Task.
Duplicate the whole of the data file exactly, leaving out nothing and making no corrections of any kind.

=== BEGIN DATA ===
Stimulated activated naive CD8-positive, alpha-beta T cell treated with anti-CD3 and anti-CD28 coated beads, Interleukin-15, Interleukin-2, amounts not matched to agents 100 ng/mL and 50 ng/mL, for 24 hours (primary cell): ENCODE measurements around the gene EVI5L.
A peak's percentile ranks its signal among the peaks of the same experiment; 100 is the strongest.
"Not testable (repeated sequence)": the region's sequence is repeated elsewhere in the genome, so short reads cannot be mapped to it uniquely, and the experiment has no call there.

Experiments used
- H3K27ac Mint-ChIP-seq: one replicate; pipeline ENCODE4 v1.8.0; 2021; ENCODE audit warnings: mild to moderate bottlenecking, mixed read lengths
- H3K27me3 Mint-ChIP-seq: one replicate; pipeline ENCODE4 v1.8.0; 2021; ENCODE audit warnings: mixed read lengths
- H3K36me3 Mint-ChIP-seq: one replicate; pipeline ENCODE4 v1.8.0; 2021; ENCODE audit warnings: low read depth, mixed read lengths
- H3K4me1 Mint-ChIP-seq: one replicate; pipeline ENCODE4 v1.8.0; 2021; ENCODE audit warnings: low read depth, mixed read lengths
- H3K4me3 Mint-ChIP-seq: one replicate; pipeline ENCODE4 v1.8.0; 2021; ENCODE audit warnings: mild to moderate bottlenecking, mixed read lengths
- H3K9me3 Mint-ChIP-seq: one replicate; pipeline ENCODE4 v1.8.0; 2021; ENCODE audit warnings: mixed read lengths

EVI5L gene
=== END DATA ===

Stimulated activated naive CD8-positive, alpha-beta T cell treated with anti-CD3 and anti-CD28 coated beads, Interleukin-15, Interleukin-2, amounts not matched to agents 100 ng/mL and 50 ng/mL, for 24 hours (primary cell): ENCODE measurements around the gene EVI5L.
A peak's percentile ranks its signal among the peaks of the same experiment; 100 is the strongest.
"Not testable (repeated sequence)": the region's sequence is repeated elsewhere in the genome, so short reads cannot be mapped to it uniquely, and the experiment has no call there.

Experiments used
- H3K27ac Mint-ChIP-seq: one replicate; pipeline ENCODE4 v1.8.0; 2021; ENCODE audit warnings: mild to moderate bottlenecking, mixed read lengths
- H3K27me3 Mint-ChIP-seq: one replicate; pipeline ENCODE4 v1.8.0; 2021; ENCODE audit warnings: mixed read lengths
- H3K36me3 Mint-ChIP-seq: one replicate; pipeline ENCODE4 v1.8.0; 2021; ENCODE audit warnings: low read depth, mixed read lengths
- H3K4me1 Mint-ChIP-seq: one replicate; pipeline ENCODE4 v1.8.0; 2021; ENCODE audit warnings: low read depth, mixed read lengths
- H3K4me3 Mint-ChIP-seq: one replicate; pipeline ENCODE4 v1.8.0; 2021; ENCODE audit warnings: mild to moderate bottlenecking, mixed read lengths
- H3K9me3 Mint-ChIP-seq: one replicate; pipeline ENCODE4 v1.8.0; 2021; ENCODE audit warnings: mixed read lengths

EVI5L gene